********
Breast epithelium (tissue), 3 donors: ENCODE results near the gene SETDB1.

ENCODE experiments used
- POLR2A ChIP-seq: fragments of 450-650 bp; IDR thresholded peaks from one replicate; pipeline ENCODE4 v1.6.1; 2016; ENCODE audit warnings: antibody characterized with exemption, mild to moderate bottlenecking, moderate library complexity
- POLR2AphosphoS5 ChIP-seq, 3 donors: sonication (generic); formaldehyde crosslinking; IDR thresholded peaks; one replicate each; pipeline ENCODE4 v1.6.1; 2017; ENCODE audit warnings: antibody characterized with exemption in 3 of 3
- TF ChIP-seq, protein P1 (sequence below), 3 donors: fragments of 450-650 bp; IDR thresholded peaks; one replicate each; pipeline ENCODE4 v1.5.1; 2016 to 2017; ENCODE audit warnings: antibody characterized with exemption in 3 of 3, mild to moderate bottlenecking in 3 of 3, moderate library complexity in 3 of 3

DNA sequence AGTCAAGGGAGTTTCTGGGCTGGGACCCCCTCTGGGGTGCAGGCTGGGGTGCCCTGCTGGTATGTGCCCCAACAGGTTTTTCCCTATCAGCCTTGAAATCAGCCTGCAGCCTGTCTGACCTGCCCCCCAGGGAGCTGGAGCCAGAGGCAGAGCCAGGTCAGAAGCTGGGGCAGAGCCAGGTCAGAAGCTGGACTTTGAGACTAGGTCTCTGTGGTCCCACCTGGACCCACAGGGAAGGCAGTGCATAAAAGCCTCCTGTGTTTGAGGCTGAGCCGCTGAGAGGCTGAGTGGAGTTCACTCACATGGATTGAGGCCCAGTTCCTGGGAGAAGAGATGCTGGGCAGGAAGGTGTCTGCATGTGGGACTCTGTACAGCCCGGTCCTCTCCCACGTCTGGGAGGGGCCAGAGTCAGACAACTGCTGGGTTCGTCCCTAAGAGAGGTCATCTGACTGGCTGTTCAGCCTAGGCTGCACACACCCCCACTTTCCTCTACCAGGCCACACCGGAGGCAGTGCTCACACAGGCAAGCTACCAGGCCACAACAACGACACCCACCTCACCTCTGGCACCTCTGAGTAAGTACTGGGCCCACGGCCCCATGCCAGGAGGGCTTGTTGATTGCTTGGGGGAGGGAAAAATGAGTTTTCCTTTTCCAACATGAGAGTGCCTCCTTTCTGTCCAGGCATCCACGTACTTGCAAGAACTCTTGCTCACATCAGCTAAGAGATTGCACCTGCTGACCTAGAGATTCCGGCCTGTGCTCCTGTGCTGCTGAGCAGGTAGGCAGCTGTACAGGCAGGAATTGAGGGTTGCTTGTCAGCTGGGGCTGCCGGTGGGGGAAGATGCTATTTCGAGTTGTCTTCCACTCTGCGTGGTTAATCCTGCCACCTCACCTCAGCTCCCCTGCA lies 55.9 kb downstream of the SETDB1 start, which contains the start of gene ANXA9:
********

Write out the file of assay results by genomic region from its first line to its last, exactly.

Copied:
Breast epithelium (tissue), 3 donors: ENCODE results near the gene SETDB1.

ENCODE experiments used
- POLR2A ChIP-seq: fragments of 450-650 bp; IDR thresholded peaks from one replicate; pipeline ENCODE4 v1.6.1; 2016; ENCODE audit warnings: antibody characterized with exemption, mild to moderate bottlenecking, moderate library complexity
- POLR2AphosphoS5 ChIP-seq, 3 donors: sonication (generic); formaldehyde crosslinking; IDR thresholded peaks; one replicate each; pipeline ENCODE4 v1.6.1; 2017; ENCODE audit warnings: antibody characterized with exemption in 3 of 3
- TF ChIP-seq, protein P1 (sequence below), 3 donors: fragments of 450-650 bp; IDR thresholded peaks; one replicate each; pipeline ENCODE4 v1.5.1; 2016 to 2017; ENCODE audit warnings: antibody characterized with exemption in 3 of 3, mild to moderate bottlenecking in 3 of 3, moderate library complexity in 3 of 3

DNA sequence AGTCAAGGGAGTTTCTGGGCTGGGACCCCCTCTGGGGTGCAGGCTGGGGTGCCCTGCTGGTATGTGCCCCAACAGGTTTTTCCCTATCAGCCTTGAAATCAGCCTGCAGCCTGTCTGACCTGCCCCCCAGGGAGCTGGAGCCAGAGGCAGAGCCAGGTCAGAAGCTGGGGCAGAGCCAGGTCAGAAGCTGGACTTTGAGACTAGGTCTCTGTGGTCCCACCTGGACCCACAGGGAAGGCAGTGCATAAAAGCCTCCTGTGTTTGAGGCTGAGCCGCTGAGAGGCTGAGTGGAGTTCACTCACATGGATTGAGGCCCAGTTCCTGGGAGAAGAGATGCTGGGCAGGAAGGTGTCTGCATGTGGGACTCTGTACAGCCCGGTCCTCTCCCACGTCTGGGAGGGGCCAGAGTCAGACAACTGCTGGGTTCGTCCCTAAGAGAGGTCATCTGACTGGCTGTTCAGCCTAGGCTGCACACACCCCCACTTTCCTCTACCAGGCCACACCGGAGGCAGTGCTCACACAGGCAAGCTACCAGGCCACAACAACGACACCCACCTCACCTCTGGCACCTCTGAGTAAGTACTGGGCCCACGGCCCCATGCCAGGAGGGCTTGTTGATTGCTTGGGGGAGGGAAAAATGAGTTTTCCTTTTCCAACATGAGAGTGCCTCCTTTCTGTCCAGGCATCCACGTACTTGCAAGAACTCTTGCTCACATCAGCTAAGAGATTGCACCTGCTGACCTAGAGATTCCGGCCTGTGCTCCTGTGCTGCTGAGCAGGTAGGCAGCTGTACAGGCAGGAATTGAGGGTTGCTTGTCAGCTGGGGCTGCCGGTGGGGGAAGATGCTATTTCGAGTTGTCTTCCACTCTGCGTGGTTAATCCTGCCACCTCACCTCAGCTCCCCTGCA lies 55.9 kb downstream of the SETDB1 start, which contains the start of gene ANXA9: